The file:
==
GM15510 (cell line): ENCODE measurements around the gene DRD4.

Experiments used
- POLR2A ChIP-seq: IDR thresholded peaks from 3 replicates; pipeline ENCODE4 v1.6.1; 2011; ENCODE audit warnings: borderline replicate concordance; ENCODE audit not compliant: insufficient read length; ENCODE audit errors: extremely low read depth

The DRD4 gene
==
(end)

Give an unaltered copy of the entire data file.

GM15510 (cell line): ENCODE measurements around the gene DRD4.

Experiments used
- POLR2A ChIP-seq: IDR thresholded peaks from 3 replicates; pipeline ENCODE4 v1.6.1; 2011; ENCODE audit warnings: borderline replicate concordance; ENCODE audit not compliant: insufficient read length; ENCODE audit errors: extremely low read depth

The DRD4 gene